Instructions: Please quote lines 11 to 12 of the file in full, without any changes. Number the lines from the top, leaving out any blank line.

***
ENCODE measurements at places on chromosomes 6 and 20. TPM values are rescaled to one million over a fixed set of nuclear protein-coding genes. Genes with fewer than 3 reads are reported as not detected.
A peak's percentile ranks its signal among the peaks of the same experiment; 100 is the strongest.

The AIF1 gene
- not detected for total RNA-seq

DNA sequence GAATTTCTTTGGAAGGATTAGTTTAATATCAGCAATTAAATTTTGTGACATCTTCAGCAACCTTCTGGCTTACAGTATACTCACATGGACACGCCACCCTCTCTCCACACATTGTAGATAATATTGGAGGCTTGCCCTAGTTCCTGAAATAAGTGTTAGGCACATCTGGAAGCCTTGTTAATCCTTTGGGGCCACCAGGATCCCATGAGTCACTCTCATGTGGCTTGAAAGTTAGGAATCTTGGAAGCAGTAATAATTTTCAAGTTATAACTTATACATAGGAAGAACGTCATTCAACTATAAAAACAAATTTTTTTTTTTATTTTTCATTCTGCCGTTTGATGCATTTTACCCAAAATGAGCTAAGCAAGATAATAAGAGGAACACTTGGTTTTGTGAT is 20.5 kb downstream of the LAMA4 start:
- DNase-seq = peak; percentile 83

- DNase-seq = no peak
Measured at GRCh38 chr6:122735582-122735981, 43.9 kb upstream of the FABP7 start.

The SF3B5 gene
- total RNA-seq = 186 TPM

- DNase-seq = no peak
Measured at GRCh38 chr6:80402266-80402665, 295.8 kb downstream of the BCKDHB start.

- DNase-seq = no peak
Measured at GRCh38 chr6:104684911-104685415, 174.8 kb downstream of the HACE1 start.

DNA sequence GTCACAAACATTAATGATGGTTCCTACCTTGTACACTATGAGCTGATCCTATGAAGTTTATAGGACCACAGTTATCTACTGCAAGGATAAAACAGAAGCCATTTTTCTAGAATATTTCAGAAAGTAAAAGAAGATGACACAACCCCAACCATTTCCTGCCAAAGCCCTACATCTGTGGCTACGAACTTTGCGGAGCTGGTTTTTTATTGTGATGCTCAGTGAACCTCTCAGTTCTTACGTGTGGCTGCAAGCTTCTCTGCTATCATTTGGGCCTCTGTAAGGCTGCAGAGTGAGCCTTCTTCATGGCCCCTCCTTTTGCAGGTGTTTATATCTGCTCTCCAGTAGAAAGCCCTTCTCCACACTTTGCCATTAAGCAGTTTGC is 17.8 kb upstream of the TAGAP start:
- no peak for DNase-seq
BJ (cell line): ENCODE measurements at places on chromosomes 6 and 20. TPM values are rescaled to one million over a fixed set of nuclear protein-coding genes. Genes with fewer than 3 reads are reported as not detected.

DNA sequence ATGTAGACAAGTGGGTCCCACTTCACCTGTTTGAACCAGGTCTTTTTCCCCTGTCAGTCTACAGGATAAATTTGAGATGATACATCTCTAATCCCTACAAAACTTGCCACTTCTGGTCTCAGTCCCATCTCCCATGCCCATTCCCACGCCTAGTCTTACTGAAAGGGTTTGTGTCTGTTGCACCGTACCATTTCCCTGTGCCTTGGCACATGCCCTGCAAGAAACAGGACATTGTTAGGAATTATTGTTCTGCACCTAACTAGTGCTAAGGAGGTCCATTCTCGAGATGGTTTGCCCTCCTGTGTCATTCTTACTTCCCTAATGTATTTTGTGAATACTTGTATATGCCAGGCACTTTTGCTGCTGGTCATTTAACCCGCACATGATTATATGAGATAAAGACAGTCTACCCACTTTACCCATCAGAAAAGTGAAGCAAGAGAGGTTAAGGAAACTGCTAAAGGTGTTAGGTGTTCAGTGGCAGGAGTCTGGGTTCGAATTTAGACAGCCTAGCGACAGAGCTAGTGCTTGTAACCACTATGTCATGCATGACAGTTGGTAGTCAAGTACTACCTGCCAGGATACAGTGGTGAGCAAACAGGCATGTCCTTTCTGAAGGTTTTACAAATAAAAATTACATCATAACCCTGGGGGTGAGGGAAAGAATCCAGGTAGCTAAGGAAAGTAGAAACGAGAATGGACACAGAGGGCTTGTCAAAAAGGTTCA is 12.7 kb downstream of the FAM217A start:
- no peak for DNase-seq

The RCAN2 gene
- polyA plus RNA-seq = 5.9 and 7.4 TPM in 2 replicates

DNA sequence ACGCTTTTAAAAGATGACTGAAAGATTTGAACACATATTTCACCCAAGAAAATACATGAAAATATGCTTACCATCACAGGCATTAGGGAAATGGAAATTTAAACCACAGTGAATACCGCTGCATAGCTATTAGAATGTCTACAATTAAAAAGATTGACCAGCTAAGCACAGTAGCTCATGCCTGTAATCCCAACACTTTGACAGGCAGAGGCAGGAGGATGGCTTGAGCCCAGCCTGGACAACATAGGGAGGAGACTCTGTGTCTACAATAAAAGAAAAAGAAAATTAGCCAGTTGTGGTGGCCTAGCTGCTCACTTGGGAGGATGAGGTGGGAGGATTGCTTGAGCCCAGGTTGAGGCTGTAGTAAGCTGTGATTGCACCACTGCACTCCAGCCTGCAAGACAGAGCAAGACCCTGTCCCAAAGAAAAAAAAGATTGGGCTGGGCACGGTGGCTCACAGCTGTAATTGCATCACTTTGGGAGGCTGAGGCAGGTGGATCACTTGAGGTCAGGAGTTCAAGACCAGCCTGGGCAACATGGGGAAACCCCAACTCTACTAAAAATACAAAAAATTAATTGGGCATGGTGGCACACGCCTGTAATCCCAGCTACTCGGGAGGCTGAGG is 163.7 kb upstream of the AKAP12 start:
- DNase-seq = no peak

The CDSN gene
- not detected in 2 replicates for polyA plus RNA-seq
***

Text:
- DNase-seq = no peak
Measured at GRCh38 chr6:80402266-80402665, 295.8 kb downstream of the BCKDHB start.